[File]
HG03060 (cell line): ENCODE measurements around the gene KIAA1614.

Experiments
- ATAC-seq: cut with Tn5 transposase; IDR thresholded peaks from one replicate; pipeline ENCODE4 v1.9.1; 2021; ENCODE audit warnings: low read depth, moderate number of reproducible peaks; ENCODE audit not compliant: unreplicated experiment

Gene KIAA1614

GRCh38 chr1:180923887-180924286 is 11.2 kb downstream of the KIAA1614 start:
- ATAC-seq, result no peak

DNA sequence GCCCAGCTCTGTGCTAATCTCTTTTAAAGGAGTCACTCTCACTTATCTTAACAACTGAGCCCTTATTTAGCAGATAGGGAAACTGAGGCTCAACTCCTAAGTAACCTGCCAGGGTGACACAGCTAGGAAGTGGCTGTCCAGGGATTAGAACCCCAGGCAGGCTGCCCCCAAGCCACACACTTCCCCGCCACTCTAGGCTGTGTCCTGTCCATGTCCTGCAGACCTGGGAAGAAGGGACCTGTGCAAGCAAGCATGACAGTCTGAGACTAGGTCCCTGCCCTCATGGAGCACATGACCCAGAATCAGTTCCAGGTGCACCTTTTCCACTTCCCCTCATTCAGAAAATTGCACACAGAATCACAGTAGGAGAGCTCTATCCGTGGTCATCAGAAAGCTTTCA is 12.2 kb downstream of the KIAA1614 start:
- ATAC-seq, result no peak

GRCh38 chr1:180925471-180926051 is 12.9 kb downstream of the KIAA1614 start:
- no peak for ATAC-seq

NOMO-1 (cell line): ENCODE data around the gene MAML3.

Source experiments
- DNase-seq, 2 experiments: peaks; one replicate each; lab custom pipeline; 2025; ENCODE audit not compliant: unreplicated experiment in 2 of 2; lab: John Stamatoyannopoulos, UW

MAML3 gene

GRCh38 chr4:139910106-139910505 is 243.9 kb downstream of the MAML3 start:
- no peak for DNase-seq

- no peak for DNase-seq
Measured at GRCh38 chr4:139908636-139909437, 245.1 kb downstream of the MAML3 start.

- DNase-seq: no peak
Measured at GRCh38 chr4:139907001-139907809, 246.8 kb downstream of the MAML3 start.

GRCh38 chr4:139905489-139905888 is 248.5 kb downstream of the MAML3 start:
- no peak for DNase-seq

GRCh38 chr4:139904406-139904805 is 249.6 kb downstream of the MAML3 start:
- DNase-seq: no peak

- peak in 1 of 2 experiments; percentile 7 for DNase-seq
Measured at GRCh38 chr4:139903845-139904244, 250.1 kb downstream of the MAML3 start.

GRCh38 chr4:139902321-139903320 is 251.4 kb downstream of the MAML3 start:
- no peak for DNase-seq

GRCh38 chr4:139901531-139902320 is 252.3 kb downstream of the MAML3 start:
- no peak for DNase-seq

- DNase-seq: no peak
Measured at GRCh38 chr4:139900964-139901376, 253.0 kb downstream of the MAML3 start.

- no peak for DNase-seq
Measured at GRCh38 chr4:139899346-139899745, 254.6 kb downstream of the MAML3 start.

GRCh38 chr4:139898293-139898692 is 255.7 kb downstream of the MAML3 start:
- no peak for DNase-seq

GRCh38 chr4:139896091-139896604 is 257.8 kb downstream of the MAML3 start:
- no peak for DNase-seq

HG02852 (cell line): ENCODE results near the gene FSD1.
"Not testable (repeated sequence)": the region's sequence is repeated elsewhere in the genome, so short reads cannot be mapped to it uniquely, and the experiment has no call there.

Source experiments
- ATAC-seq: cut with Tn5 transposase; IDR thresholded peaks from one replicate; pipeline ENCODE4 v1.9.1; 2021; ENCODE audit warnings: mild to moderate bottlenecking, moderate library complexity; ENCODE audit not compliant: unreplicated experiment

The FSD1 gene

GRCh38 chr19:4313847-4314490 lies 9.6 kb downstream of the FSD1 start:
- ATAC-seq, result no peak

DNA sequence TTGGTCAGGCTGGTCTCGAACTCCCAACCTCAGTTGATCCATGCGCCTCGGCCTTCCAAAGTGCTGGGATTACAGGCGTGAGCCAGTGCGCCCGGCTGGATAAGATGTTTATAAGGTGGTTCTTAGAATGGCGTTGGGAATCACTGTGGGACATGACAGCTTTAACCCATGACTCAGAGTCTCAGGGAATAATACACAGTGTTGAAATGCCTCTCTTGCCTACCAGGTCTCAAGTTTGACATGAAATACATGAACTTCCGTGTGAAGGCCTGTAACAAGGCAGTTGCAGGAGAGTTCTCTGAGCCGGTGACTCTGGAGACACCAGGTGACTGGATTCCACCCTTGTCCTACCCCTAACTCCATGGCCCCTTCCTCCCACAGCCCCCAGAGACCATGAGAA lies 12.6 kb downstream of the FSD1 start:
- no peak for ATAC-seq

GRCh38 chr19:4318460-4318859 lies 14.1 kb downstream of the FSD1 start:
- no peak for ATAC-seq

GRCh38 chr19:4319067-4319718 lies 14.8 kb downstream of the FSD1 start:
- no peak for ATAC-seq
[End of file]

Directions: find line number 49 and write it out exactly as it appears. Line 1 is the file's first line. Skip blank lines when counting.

- no peak for ATAC-seq